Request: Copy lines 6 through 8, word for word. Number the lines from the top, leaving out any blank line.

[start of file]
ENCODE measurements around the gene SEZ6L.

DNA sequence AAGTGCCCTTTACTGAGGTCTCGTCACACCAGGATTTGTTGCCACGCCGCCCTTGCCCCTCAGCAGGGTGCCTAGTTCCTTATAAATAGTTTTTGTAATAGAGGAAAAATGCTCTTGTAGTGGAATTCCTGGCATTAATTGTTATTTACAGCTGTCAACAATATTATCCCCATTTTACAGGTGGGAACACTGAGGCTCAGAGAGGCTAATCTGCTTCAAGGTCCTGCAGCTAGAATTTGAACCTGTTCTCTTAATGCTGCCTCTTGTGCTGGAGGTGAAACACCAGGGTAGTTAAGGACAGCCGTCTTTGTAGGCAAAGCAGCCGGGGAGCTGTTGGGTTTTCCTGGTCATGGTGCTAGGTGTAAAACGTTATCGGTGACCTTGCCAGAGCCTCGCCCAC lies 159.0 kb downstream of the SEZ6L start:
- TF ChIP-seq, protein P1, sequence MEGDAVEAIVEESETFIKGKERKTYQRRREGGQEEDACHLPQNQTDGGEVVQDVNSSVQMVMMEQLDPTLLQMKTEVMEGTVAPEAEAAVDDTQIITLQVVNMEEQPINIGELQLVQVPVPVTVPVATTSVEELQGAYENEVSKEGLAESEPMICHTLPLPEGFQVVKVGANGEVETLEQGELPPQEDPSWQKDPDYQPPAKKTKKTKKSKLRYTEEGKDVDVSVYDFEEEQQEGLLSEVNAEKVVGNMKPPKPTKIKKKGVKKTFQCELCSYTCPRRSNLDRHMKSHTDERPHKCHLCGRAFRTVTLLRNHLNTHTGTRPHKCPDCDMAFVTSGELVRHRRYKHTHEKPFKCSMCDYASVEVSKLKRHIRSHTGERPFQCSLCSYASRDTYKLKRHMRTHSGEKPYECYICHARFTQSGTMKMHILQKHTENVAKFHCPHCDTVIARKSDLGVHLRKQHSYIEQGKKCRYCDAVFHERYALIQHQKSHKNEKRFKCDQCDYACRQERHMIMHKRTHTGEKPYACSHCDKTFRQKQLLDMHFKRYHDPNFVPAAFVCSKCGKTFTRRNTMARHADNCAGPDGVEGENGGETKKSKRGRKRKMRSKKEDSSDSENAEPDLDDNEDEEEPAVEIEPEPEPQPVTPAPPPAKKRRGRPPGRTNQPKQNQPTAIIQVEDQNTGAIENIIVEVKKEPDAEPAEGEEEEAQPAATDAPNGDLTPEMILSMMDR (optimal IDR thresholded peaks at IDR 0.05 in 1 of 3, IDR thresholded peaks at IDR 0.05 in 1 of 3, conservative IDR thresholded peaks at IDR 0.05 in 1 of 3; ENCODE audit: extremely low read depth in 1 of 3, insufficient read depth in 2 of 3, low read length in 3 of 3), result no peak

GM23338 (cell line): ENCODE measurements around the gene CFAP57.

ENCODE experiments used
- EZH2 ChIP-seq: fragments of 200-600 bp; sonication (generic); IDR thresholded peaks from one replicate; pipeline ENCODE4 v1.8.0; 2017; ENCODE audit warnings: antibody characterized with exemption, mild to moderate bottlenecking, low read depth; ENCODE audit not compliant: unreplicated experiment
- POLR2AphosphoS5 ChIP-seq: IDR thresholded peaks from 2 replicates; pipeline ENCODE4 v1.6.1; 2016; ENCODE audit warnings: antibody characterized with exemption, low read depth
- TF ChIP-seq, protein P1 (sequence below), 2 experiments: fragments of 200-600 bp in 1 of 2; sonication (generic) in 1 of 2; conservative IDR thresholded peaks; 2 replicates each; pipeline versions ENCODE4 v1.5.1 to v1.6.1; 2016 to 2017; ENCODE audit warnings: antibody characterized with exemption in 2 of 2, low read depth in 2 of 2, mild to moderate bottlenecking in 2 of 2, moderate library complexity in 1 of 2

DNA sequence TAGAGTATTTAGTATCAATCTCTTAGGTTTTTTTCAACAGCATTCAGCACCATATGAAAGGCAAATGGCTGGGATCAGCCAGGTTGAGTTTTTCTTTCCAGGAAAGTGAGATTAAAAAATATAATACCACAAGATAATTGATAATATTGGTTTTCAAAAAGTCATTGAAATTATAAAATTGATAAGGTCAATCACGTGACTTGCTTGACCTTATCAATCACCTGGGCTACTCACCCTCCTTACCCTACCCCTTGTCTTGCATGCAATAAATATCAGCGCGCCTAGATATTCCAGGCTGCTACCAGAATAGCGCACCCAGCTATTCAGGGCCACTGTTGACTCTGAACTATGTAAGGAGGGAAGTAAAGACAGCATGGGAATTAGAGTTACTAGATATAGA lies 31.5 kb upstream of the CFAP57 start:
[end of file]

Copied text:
- EZH2 ChIP-seq: fragments of 200-600 bp; sonication (generic); IDR thresholded peaks from one replicate; pipeline ENCODE4 v1.8.0; 2017; ENCODE audit warnings: antibody characterized with exemption, mild to moderate bottlenecking, low read depth; ENCODE audit not compliant: unreplicated experiment
- POLR2AphosphoS5 ChIP-seq: IDR thresholded peaks from 2 replicates; pipeline ENCODE4 v1.6.1; 2016; ENCODE audit warnings: antibody characterized with exemption, low read depth
- TF ChIP-seq, protein P1 (sequence below), 2 experiments: fragments of 200-600 bp in 1 of 2; sonication (generic) in 1 of 2; conservative IDR thresholded peaks; 2 replicates each; pipeline versions ENCODE4 v1.5.1 to v1.6.1; 2016 to 2017; ENCODE audit warnings: antibody characterized with exemption in 2 of 2, low read depth in 2 of 2, mild to moderate bottlenecking in 2 of 2, moderate library complexity in 1 of 2